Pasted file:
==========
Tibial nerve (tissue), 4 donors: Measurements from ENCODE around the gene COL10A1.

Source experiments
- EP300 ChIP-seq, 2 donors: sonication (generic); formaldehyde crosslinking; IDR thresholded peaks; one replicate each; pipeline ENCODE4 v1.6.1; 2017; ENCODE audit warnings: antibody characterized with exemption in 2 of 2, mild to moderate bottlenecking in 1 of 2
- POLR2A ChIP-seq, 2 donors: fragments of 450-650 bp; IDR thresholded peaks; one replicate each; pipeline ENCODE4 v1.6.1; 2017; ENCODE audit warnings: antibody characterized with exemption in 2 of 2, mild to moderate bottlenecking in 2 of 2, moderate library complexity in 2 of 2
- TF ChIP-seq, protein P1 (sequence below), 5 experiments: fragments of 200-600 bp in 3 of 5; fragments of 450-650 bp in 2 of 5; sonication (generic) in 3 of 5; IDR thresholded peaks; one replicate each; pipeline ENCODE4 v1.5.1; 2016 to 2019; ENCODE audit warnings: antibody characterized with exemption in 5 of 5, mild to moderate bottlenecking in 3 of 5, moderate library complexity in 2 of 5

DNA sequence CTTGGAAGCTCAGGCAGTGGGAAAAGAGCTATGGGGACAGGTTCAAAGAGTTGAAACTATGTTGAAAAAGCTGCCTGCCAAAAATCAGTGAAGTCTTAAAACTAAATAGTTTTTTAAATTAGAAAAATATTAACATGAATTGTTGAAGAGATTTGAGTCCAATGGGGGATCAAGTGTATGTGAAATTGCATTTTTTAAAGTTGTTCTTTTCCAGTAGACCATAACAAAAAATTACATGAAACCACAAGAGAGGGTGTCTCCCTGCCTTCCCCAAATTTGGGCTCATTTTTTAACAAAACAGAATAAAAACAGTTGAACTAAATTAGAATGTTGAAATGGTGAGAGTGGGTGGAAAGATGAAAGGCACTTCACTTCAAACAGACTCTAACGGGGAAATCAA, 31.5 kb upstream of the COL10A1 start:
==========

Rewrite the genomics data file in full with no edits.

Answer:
Tibial nerve (tissue), 4 donors: Measurements from ENCODE around the gene COL10A1.

Source experiments
- EP300 ChIP-seq, 2 donors: sonication (generic); formaldehyde crosslinking; IDR thresholded peaks; one replicate each; pipeline ENCODE4 v1.6.1; 2017; ENCODE audit warnings: antibody characterized with exemption in 2 of 2, mild to moderate bottlenecking in 1 of 2
- POLR2A ChIP-seq, 2 donors: fragments of 450-650 bp; IDR thresholded peaks; one replicate each; pipeline ENCODE4 v1.6.1; 2017; ENCODE audit warnings: antibody characterized with exemption in 2 of 2, mild to moderate bottlenecking in 2 of 2, moderate library complexity in 2 of 2
- TF ChIP-seq, protein P1 (sequence below), 5 experiments: fragments of 200-600 bp in 3 of 5; fragments of 450-650 bp in 2 of 5; sonication (generic) in 3 of 5; IDR thresholded peaks; one replicate each; pipeline ENCODE4 v1.5.1; 2016 to 2019; ENCODE audit warnings: antibody characterized with exemption in 5 of 5, mild to moderate bottlenecking in 3 of 5, moderate library complexity in 2 of 5

DNA sequence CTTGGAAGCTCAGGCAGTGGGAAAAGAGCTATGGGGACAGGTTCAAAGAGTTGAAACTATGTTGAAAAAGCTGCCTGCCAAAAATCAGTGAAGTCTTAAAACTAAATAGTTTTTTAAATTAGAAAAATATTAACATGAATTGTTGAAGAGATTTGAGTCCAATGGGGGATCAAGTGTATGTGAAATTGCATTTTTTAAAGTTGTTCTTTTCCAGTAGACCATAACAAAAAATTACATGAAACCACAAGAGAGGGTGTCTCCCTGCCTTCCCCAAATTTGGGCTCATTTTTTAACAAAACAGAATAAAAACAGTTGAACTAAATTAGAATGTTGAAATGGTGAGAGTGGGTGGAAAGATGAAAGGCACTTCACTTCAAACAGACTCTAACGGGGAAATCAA, 31.5 kb upstream of the COL10A1 start: